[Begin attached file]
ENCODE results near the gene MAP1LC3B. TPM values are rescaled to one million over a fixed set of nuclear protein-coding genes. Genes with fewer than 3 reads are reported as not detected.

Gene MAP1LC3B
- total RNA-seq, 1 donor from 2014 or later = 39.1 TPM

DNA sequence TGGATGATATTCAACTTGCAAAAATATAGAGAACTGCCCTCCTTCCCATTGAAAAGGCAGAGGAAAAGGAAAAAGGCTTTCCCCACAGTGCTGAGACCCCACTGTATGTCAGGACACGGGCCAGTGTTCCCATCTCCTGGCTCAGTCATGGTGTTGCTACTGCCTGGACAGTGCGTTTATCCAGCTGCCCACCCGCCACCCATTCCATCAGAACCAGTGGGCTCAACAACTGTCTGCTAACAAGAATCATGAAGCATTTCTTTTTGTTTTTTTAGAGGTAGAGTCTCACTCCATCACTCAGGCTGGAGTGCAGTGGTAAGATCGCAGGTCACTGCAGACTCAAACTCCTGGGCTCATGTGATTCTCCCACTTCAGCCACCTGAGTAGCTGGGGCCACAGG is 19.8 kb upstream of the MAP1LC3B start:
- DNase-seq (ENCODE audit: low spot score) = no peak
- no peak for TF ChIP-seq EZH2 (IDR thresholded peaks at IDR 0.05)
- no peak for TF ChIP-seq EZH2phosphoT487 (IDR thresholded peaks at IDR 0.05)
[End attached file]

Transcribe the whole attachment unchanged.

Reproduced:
ENCODE results near the gene MAP1LC3B. TPM values are rescaled to one million over a fixed set of nuclear protein-coding genes. Genes with fewer than 3 reads are reported as not detected.

Gene MAP1LC3B
- total RNA-seq, 1 donor from 2014 or later = 39.1 TPM

DNA sequence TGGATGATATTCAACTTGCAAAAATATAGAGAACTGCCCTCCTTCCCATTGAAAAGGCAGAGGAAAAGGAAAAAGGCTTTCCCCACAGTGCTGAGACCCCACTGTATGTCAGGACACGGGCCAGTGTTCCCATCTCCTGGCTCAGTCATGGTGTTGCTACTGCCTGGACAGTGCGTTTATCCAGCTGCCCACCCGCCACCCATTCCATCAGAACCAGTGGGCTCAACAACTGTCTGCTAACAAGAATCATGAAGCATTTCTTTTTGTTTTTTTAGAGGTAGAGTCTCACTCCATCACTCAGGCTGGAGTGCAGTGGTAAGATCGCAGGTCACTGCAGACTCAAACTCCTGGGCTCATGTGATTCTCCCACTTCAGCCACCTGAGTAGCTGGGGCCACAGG is 19.8 kb upstream of the MAP1LC3B start:
- DNase-seq (ENCODE audit: low spot score) = no peak
- no peak for TF ChIP-seq EZH2 (IDR thresholded peaks at IDR 0.05)
- no peak for TF ChIP-seq EZH2phosphoT487 (IDR thresholded peaks at IDR 0.05)